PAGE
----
It does look as if the corner has been turned.
Alongside a more positive outlook from the Chancellor in his Budget last week, the Fraser of Allander Institute increased its growth forecast for 2014 by 0.5 percentage points to 2.3%, and Scottish Chambers of Commerce noted in its most recent quarterly survey that manufacturing optimism is at the highest level since 2006 something which matters a great deal to the Glasgow city region.
But there is one aspect of our economic performance to which business in Glasgow pays special attention. The most recent statistics from the Office of National Statistics puts youth unemployment in Scotland at around 20%. Glasgow Chamber of Commerce and its Glasgow Employer Board set up an 18 strong Youth Employment Action Group (YEAG) to examine what more could be done to help get that rate down.
Companies large and small, including the Weir Group, Boots, Microsoft, Marriot, Laing O'Rourke, Two Fat Ladies restaurant group and GTG training specialists, spent more than a year investigating what was already being done - there is a lot - and what would help employers bring more young people into the labour force.
YEAG reported in February and here is some of what they said.
Growing job opportunities does come first. There is a need for new jobs to access in the first place.
They called for a single point of information for employers to steer businesses through the wide variety of genuinely worthwhile public initiatives. Small companies especially find it difficult to grasp the help available to take on young people.
They argued for a business-endorsed framework owned by the city's education service to help every secondary school strike up a formal partnership with a business. That is something Glasgow City Council responded to very quickly and is now well underway.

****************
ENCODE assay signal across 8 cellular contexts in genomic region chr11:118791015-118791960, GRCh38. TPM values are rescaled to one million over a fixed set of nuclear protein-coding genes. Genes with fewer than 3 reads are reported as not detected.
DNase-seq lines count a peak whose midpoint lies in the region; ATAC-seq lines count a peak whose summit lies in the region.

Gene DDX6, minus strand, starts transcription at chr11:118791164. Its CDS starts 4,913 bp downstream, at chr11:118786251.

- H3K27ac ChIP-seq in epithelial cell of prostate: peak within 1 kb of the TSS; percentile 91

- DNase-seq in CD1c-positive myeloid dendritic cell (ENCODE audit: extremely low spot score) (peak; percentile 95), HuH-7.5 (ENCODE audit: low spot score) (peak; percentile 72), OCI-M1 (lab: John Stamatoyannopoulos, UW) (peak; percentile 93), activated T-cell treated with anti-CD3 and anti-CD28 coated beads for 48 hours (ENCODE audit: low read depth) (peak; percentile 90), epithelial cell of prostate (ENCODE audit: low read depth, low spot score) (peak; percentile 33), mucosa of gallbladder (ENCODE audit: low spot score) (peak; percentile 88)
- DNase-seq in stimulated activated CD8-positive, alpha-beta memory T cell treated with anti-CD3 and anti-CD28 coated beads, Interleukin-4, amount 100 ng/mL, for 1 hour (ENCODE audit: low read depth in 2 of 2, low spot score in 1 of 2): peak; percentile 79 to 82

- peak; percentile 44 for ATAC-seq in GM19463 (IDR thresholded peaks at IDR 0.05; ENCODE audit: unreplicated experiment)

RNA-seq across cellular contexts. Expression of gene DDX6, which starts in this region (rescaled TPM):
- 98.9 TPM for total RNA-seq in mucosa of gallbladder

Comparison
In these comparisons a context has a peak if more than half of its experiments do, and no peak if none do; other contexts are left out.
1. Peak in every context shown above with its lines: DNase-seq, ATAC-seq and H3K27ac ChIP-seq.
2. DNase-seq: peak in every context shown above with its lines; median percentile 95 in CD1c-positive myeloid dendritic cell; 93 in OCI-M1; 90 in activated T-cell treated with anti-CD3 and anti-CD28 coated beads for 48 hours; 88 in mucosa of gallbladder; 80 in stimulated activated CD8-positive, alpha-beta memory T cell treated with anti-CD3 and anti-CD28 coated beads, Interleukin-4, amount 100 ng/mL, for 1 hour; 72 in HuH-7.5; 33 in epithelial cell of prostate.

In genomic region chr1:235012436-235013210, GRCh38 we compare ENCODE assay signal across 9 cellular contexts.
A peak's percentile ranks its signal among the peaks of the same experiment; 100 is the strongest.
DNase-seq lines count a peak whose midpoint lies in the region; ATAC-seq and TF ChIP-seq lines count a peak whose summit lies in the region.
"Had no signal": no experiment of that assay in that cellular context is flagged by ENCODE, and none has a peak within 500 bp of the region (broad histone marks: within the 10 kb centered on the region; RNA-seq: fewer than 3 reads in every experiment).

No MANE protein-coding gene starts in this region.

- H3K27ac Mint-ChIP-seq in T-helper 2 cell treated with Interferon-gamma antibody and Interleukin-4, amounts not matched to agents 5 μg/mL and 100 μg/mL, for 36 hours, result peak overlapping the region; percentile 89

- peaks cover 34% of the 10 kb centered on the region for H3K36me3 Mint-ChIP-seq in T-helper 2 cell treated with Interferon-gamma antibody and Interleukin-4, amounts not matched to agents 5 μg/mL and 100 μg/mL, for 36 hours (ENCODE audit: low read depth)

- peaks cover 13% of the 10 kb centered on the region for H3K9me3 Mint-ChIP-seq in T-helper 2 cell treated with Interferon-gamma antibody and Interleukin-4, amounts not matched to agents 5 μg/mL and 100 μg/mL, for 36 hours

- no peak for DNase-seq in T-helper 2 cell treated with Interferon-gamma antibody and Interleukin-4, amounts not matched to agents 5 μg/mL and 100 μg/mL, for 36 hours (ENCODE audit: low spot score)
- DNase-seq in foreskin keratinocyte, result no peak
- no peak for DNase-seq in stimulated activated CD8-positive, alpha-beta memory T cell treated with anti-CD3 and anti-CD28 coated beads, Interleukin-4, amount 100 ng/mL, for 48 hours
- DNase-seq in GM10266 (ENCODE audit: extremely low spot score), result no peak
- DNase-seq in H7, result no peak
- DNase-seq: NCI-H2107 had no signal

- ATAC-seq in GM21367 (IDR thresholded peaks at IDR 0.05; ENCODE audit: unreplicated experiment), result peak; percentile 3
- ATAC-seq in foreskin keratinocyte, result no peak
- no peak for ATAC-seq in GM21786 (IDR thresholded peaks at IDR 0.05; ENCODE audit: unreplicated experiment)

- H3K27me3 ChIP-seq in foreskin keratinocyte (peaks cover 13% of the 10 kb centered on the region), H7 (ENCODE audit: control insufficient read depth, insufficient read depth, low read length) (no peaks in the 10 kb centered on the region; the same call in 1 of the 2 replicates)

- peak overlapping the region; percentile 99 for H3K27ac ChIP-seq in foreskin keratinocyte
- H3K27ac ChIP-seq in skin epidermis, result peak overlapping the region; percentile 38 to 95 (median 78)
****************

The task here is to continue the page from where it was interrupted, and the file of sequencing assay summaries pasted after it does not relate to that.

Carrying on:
They argued for the development of sector specific 'centres of knowledge excellence' within schools focused on industries set for job growth so schools across the city could access the best information. Engineering is widely viewed as the best sector to start with given our acute shortage of engineering skills.
They supported Skills Development Scotland's ideas of a hybrid model combining traditional further and higher education with intensive work-based learning, and they wanted to see a city-wide plan for improving the impact of existing work experience programmes for schools, colleges and universities.
Apprenticeships are widely valued and their importance should continue to grow.
But above all, what comes through from the report is the willingness of employers to try new ways to develop young talent. The economy is growing again, but we must make sure the benefits get to the young first.
Stuart Patrick is chief executive of Glasgow Chamber of Commerce